Japanese Film Hall of Fame

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"Money won is twice as sweet as money earned."



A South Korean Hall of Fame would be great. All my favourite films from there tend to run a little on the long side though.

Nowhere near being over the restrictions long, but long enough that I can usually only watch them if I don't have to work the next day haha.



Think you used enough dynamite there, Butch?
The South Korea Hall of Fame is happening anytime soon?
A South Korean Hall of Fame would be great. All my favourite films from there tend to run a little on the long side though.

Nowhere near being over the restrictions long, but long enough that I can usually only watch them if I don't have to work the next day haha.
I'd be 100% in for this.
HUGE fan of South Korean films!!
I would be SO into that! I could even host that if no one else wanted to.

Perhaps somewhere in late February, early March to get that one rolling? Depending on what else comes up before that.
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They say: that after people make love there's a kind of melancholia, the petite mort, the little death. Well, I'm here to tell you, after a romantic night with yourself there's a very acute sensation of failed suicide. ~Dylan Moran



I have a severe lack of South Korean cinema. To be honest, I have a severe lack of Asian cinema. Wish I could have joined this.
Next time, maybe.



South Korean cinema is kind of good but they severely need to find better editors as most of their films could easily be cut for 15 to 30 minutes. I don't understand why every single South Korean film is at least 130 minutes, often even closer to two-and-half hours. Oh, and there's too much comedy in them too so maybe they should just edit all of that off and the films would be much better.
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Professional horse shoe straightener
'Fireworks' (1997)


Fantastic film. Nishi (Kitano) is the quietly spoken badass who ruminates on his and his family's life. His immediate family and his family in the police force collide and we see the impact of his decisions. The mixture of tenderness and brutality is wonderfully done, while the little paintings and cartoon characters bring to life Nishi's past.

I can't name another film with such a cool, violent, brutal lead melded with such beautiful, timid imagery set against a tragic backstory. It is utterly beautiful. The last scene floored me. To direct a film like this is one thing, but to star in it, write it, and also edit it is completely insane.

This is a masterpiece. Beat Takeshi is a genius.



Think you used enough dynamite there, Butch?
'Fireworks' (1997)


Fantastic film. Nishi (Kitano) is the quietly spoken badass who ruminates on his and his family's life. His immediate family and his family in the police force collide and we see the impact of his decisions. The mixture of tenderness and brutality is wonderfully done, while the little paintings and cartoon characters bring to life Nishi's past.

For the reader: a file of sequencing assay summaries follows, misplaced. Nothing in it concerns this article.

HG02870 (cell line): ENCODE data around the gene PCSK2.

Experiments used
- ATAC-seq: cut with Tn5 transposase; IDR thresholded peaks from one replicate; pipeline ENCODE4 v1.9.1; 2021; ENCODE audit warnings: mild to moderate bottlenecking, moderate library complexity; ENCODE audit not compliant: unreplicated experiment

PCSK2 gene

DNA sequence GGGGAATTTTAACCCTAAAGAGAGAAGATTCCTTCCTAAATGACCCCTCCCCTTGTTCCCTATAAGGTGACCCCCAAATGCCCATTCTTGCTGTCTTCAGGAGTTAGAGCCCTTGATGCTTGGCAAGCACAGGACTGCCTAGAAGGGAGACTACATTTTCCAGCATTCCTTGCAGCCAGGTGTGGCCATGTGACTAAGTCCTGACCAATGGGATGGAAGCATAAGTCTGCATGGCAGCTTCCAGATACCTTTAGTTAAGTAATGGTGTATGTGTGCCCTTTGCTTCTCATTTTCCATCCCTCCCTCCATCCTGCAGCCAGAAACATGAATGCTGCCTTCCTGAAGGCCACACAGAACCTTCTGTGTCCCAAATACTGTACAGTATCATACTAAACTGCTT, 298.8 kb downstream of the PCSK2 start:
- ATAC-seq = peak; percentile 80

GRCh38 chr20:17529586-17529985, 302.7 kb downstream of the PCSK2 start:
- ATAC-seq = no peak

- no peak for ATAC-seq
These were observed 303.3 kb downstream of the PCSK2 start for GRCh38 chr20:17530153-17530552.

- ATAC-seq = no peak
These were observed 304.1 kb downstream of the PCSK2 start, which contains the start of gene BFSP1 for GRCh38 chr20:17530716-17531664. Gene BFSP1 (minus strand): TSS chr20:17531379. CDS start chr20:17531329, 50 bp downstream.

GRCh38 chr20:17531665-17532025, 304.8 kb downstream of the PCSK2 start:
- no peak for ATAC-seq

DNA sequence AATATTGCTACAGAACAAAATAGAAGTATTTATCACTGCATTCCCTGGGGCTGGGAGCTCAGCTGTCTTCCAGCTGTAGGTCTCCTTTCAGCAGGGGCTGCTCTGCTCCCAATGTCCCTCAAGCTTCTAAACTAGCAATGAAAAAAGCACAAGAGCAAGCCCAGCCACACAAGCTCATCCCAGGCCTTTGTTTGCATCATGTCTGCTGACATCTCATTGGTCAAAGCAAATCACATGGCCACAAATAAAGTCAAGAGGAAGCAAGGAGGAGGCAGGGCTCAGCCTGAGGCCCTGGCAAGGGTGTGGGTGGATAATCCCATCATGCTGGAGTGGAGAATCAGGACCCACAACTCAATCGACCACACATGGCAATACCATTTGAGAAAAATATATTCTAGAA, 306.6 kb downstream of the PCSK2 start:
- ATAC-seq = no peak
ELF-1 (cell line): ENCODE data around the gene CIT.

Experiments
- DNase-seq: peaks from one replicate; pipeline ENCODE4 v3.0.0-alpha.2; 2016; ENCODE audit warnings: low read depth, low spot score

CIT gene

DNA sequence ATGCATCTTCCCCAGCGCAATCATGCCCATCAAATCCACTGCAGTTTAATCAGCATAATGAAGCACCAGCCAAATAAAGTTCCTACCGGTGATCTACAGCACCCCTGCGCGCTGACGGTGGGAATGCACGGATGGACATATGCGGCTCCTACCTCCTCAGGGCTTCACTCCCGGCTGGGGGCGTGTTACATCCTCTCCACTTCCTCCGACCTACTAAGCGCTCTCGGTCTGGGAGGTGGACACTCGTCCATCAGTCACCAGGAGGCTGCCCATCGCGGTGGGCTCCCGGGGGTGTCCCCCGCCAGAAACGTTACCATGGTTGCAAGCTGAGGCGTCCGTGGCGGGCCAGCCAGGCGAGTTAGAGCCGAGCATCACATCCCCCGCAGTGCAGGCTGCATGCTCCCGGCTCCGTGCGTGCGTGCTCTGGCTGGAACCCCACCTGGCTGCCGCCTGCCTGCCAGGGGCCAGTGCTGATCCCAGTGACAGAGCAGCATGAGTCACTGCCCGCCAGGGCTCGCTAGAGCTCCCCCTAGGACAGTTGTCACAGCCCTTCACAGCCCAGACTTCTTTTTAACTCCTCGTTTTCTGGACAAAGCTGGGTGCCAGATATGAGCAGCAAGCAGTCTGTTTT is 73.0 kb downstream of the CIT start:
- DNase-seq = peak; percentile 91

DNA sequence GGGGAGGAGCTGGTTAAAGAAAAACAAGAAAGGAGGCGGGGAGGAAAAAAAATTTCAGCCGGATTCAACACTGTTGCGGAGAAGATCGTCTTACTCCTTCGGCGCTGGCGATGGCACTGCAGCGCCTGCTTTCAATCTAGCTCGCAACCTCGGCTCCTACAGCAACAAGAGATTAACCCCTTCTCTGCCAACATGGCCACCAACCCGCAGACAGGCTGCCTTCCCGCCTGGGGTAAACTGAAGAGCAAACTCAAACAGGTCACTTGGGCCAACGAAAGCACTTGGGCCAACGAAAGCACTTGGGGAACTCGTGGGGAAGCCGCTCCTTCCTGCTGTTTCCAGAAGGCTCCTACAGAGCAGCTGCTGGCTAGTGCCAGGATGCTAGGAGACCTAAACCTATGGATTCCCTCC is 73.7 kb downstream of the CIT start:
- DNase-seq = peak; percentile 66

I can't name another film with such a cool, violent, brutal lead melded with such beautiful, timid imagery set against a tragic backstory. It is utterly beautiful. The last scene floored me. To direct a film like this is one thing, but to star in it, write it, and also edit it is completely insane.

This is a masterpiece. Beat Takeshi is a genius.
AMEN!!



South Korean cinema is kind of good but they severely need to find better editors as most of their films could easily be cut for 15 to 30 minutes. I don't understand why every single South Korean film is at least 130 minutes, often even closer to two-and-half hours. Oh, and there's too much comedy in them too so maybe they should just edit all of that off and the films would be much better.
Have you seen 3-iron. Itís short and concise, doesnít rely on humor, and is an excellent watch.



Think you used enough dynamite there, Butch?



Kaze no naka no mendori aka A Hen in the Wind

Pausing during this film (around the mid mark) I had grown curious about the Director, YasujirŰ Ozu and decided to do a cursory research before continuing onward.
I "think" I may have seen one other of his films, which one - I cannot definitively name. I do recall the similar style and especially the mood of the film. Ozu has a very strong, ingrained sense of overwhelming submission to defeat. Which is palpable in it's permanence of both the film and the characters that have surrendered utterly to the tragedy of their lives. Unable to garner, or beyond trying to locate, the strength to change or challenge the unmovable weight upon their entire being.
This is neither glamorized nor expressed poetically. Or rather, there is a kind of poetry, but it is similar to a death song. Brought forth from a kindred soul.

Before I could finish, I needed to understand where it came from.

From my very light skimming of Ozu, I had learned that during WWII he was a POW in a British prison camp. That this experience had changed, severely, his film making prior to Word War 2. To the point that, his grave stone does not bear his name. Only the character "mu" which means "Nothingness".

Wow.

With that understanding, along with a very brisk commentary on his style of film making regarding his use of static shots, doing only cuts and never fades, to focusing on inanimate objects as opposed to the character during moments of true emotional suffering, I returned to watching this film; enlightened. A curiosity playing in my head that one day I may watch one of his older films and see the man before the tragedy.